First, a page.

Inspired by the human brain, neural networks are computational models comprising interconnected nodes or neurons arranged in layers. They serve as the backbone for many Generative AI algorithms.

  • Training:

Training is the process of instructing a machine learning model to execute a specific task by providing it with labeled data. During training, the model fine-tunes its parameters to minimize the disparity between its predictions and actual labels.

  • Loss Function:

A loss function quantifies a machine learning model’s performance on a given task by measuring the difference between its predictions and the true labels. It offers guidance for the training process. 

  • Gradient Descent:

Gradient descent is an optimization technique employed to minimize the loss function by iteratively adjusting the model’s parameters in the direction that diminishes the loss. It serves as a cornerstone in training neural networks.

  • Overfitting and Underfitting:

Overfitting arises when a machine learning model becomes too tailored to the training data, hindering its ability to generalize to new, unseen data. Conversely, underfitting occurs when the model is too simplistic to capture underlying data patterns.

These foundational concepts lay the groundwork for comprehending Generative AI’s intricacies.  

Basic NLP Refresher

 

Before delving deeper into Generative AI, let’s revisit the fundamentals of Natural Language Processing (NLP). NLP, a subset of artificial intelligence, focuses on the interaction between computers and human language. Below are key concepts to refresh your understanding:

  • Tokenization:

Tokenization is like breaking down a sentence into individual building blocks. Imagine you have a large dataset of customer reviews, and you want to analyze the sentiment of each review. Tokenization helps you break down each review into separate words or phrases, making it easier to analyze.

  • Part-of-Speech Tagging (POS Tagging):

POS tagging helps us understand the grammatical structure of a sentence. Let’s say you’re building a chatbot that needs to understand user queries. POS tagging can help the chatbot identify verbs, nouns, and other parts of speech, enabling it to respond more accurately.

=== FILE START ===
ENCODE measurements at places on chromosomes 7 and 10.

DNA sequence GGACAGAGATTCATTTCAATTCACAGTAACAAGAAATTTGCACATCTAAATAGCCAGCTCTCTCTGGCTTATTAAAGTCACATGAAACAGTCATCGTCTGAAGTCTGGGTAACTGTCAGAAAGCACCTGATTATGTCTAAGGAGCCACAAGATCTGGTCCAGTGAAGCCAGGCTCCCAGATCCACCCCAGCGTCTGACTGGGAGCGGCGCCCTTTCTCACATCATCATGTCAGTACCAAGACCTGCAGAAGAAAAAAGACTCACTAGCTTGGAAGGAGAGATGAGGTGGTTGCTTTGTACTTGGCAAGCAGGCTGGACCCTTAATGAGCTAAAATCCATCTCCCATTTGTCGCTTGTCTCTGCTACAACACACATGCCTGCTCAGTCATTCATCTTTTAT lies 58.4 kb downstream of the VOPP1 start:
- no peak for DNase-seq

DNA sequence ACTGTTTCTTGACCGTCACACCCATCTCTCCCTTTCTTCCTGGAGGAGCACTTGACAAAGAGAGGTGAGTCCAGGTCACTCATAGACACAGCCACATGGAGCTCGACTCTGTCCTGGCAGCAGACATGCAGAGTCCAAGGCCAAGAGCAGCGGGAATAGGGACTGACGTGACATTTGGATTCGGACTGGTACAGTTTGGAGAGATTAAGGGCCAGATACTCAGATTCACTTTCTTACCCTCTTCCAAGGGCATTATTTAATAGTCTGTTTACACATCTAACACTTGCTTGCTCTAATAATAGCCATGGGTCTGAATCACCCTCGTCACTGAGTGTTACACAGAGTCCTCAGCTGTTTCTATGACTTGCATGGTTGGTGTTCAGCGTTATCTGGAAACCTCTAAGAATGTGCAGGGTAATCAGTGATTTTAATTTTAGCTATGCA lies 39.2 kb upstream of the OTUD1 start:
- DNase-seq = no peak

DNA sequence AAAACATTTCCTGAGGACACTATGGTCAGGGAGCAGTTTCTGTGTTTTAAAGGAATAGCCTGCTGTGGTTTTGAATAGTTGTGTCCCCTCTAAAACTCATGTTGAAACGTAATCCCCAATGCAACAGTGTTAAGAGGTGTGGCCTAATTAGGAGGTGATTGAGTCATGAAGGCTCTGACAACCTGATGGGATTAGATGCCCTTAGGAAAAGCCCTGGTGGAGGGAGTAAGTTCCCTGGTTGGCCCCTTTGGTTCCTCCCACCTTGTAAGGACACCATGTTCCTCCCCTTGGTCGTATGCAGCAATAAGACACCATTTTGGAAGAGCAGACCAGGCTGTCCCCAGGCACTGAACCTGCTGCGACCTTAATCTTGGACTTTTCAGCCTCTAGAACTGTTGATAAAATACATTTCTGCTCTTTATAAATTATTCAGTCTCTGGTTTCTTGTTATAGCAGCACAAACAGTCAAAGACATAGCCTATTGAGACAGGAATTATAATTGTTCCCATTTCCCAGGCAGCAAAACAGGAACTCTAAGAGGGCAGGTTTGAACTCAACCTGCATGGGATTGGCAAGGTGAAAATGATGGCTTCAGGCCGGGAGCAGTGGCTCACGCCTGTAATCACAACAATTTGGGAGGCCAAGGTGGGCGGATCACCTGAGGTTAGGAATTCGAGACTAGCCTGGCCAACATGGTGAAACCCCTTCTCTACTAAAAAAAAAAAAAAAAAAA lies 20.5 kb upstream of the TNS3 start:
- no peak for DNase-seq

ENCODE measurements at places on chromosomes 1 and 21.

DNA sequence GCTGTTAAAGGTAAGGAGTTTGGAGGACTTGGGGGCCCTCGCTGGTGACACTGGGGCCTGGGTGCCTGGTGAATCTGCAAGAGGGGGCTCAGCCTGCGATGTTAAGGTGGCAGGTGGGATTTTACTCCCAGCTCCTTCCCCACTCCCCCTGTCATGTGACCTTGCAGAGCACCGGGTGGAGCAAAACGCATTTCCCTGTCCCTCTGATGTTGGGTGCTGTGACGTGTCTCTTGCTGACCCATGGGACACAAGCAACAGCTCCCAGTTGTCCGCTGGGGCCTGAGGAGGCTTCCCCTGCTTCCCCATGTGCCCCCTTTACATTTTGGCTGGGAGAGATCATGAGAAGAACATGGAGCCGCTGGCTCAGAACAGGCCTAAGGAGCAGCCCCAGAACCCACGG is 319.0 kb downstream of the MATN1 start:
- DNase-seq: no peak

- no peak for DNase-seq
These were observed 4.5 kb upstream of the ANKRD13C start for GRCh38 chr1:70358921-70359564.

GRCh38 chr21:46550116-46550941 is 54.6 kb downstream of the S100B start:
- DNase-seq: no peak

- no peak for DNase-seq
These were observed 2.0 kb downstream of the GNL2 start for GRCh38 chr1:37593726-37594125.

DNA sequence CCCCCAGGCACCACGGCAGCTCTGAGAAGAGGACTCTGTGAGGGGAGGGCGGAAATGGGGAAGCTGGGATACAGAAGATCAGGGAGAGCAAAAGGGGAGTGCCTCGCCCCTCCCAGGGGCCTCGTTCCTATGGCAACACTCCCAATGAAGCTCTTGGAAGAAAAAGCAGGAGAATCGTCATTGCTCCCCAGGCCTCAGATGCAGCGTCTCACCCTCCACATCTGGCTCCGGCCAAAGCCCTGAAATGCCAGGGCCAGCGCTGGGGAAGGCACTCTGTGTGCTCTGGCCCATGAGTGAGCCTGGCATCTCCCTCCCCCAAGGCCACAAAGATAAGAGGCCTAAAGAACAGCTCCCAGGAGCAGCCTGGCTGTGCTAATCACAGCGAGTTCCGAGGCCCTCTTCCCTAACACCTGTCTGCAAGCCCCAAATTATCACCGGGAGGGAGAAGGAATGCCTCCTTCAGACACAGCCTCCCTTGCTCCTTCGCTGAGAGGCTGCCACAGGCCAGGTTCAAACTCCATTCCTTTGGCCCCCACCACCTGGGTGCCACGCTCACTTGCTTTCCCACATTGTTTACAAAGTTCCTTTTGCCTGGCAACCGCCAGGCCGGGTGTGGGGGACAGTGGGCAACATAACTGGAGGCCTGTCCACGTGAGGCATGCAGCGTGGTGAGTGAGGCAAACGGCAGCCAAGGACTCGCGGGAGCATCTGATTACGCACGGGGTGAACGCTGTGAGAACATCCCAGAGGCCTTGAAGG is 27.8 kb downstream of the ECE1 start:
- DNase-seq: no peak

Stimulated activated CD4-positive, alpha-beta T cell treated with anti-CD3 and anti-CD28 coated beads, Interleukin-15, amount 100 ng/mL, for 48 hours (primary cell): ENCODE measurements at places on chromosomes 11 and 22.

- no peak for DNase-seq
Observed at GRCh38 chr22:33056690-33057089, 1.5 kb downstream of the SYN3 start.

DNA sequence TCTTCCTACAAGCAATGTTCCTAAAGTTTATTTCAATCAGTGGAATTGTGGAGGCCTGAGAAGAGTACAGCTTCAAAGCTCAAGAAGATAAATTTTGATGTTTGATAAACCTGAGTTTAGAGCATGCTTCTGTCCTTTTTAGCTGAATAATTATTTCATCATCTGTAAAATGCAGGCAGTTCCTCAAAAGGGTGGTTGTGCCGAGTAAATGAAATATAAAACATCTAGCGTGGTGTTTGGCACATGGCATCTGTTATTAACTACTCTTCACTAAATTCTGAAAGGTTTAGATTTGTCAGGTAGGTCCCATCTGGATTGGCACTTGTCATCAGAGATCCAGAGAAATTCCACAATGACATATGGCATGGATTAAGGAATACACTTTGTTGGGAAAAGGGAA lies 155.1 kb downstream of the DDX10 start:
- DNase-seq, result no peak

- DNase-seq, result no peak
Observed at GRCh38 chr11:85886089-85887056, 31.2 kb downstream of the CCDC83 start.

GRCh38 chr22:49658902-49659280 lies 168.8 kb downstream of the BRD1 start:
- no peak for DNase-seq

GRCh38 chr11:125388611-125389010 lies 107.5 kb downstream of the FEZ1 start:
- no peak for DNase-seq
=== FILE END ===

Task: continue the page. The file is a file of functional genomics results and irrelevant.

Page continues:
• Named Entity Recognition (NER):

NER is essential for extracting specific information from text. For example, if you’re analyzing news articles, NER can help you identify and categorize entities like people, organizations, and locations mentioned in the articles, allowing you to track trends or sentiments related to those entities.

  • Word Embeddings:

Word embeddings capture the contextual meaning of words. Suppose you’re building a recommendation system for an e-commerce platform. Word embeddings can help you understand the similarities between product descriptions and user queries, leading to more accurate product recommendations.

  • Word2Vec:

Word2Vec is all about understanding the context in which words are used. Let’s say you’re building a search engine. Word2Vec can help you understand the relationships between search terms and relevant documents, improving the accuracy of search results.

  • Bag of Words (BoW):

BoW is a simple yet powerful technique for text analysis. If you’re analyzing customer feedback for a product, BoW can help you identify common themes or topics mentioned across different feedbacks, helping you prioritize areas for improvement.

  • TF-IDF (Term Frequency-Inverse Document Frequency):

TF-IDF helps us understand the importance of words in a document. For instance, if you’re analyzing resumes for a job opening, TF-IDF can help you identify keywords that are highly relevant to the job description, making it easier to shortlist candidates.

  • Language Models:

Language models are the backbone of many NLP applications. Whether it’s generating text, translating languages, or transcribing speech, language models play a crucial role in understanding and generating human language.